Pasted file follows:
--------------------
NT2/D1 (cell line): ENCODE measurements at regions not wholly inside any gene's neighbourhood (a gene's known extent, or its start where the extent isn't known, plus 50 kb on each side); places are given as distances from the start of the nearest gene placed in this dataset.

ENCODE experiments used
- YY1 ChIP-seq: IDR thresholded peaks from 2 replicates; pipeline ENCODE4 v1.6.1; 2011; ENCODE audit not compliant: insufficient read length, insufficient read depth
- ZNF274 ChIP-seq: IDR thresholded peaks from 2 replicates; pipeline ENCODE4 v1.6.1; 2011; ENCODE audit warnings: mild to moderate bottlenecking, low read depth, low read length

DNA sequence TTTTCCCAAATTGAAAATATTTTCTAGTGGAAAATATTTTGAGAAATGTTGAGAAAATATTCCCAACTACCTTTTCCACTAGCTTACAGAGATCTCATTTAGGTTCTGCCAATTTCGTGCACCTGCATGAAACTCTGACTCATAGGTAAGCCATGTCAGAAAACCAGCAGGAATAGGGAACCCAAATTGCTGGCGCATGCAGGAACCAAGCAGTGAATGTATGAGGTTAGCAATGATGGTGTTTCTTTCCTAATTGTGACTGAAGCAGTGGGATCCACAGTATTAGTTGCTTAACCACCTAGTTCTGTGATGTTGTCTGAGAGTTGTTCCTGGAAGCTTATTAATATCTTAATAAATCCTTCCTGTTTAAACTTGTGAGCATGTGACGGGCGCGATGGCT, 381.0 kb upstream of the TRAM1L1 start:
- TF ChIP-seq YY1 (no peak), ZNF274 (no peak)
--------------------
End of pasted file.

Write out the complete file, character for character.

NT2/D1 (cell line): ENCODE measurements at regions not wholly inside any gene's neighbourhood (a gene's known extent, or its start where the extent isn't known, plus 50 kb on each side); places are given as distances from the start of the nearest gene placed in this dataset.

ENCODE experiments used
- YY1 ChIP-seq: IDR thresholded peaks from 2 replicates; pipeline ENCODE4 v1.6.1; 2011; ENCODE audit not compliant: insufficient read length, insufficient read depth
- ZNF274 ChIP-seq: IDR thresholded peaks from 2 replicates; pipeline ENCODE4 v1.6.1; 2011; ENCODE audit warnings: mild to moderate bottlenecking, low read depth, low read length

DNA sequence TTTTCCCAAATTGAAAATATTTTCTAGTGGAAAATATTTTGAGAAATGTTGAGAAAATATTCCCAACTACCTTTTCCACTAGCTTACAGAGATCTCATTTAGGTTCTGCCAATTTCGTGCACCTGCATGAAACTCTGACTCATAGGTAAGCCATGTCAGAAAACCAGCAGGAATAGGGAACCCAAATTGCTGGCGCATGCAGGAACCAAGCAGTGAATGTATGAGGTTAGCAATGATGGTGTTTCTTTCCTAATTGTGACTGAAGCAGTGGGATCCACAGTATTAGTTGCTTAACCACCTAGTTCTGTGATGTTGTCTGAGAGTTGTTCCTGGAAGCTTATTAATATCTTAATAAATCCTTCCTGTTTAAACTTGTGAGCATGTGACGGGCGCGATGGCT, 381.0 kb upstream of the TRAM1L1 start:
- TF ChIP-seq YY1 (no peak), ZNF274 (no peak)